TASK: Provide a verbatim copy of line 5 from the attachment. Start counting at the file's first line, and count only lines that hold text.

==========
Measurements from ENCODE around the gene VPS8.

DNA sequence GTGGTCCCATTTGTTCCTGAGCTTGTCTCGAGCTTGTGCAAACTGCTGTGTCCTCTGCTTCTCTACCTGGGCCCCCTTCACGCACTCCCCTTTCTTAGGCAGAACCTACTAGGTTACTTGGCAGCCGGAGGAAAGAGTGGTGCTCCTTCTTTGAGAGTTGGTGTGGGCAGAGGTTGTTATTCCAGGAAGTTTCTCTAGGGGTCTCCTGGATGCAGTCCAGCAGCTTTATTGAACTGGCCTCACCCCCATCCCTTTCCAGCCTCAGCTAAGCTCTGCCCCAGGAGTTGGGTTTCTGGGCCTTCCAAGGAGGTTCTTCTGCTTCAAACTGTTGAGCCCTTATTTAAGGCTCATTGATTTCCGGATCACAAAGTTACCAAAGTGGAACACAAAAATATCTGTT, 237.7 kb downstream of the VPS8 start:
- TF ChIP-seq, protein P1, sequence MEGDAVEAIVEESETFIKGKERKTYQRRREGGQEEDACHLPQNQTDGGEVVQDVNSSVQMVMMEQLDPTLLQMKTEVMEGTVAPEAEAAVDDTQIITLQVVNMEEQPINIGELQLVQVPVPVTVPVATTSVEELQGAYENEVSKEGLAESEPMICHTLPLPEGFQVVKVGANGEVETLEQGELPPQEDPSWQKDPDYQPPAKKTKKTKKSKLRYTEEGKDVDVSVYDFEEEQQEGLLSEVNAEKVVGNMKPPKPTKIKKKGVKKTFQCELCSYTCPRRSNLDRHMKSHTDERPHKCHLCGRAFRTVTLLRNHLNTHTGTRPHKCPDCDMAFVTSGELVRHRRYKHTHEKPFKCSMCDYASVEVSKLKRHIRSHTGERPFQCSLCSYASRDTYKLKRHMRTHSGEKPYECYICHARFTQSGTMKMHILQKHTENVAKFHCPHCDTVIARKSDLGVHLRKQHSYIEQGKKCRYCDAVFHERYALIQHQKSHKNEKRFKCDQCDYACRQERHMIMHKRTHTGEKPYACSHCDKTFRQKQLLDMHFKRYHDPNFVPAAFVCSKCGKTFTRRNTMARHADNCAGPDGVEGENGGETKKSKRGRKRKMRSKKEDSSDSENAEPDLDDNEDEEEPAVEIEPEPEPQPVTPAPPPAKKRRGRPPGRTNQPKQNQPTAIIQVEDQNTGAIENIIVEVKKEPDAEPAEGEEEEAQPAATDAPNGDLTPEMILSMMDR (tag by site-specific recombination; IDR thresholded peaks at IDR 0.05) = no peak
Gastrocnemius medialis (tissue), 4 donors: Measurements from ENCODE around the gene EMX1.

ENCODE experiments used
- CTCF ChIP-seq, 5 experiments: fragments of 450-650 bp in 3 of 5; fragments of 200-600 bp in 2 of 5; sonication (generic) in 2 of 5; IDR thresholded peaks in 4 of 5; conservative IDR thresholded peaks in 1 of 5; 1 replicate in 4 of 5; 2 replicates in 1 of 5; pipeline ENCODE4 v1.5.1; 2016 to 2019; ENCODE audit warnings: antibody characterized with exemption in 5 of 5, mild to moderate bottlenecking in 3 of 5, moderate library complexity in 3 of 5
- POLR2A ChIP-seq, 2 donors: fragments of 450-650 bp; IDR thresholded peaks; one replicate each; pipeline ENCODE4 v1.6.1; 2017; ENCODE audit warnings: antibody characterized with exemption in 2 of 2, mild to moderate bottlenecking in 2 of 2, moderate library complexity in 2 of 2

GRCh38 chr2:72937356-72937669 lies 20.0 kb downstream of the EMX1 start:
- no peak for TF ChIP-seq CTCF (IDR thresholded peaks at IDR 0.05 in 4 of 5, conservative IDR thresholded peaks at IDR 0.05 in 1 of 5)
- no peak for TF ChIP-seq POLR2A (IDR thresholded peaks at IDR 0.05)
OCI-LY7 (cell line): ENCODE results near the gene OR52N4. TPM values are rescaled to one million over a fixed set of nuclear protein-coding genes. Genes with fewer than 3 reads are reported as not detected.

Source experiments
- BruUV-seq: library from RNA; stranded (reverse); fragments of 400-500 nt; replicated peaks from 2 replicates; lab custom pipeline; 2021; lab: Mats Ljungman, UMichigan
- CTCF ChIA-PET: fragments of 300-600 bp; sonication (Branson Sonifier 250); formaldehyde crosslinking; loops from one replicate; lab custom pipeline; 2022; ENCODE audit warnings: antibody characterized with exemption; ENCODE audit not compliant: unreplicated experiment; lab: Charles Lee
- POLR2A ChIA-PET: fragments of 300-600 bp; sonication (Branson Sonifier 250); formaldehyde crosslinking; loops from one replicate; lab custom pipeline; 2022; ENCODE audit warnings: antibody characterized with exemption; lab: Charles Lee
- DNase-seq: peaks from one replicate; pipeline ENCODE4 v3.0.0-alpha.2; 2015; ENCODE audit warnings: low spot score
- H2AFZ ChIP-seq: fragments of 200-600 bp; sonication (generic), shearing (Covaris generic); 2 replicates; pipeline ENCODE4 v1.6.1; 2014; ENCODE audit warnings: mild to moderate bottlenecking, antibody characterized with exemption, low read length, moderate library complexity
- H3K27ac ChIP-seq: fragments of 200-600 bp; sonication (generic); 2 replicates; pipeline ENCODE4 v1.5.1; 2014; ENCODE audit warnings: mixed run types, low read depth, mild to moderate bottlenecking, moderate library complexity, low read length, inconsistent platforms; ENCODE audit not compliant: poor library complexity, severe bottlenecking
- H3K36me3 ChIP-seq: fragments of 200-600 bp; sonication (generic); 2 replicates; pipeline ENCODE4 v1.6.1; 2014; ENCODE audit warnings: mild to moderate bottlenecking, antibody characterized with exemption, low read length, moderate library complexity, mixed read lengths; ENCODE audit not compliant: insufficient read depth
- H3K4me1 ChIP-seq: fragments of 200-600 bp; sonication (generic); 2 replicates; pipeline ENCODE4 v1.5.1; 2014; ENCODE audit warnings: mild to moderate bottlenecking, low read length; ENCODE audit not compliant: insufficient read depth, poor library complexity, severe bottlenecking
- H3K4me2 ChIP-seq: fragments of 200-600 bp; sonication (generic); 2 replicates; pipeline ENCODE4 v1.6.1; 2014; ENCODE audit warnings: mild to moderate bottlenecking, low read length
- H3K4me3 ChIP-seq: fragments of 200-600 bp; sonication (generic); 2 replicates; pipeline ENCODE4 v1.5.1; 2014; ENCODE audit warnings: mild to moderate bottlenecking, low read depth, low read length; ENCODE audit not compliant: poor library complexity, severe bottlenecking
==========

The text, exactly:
ENCODE experiments used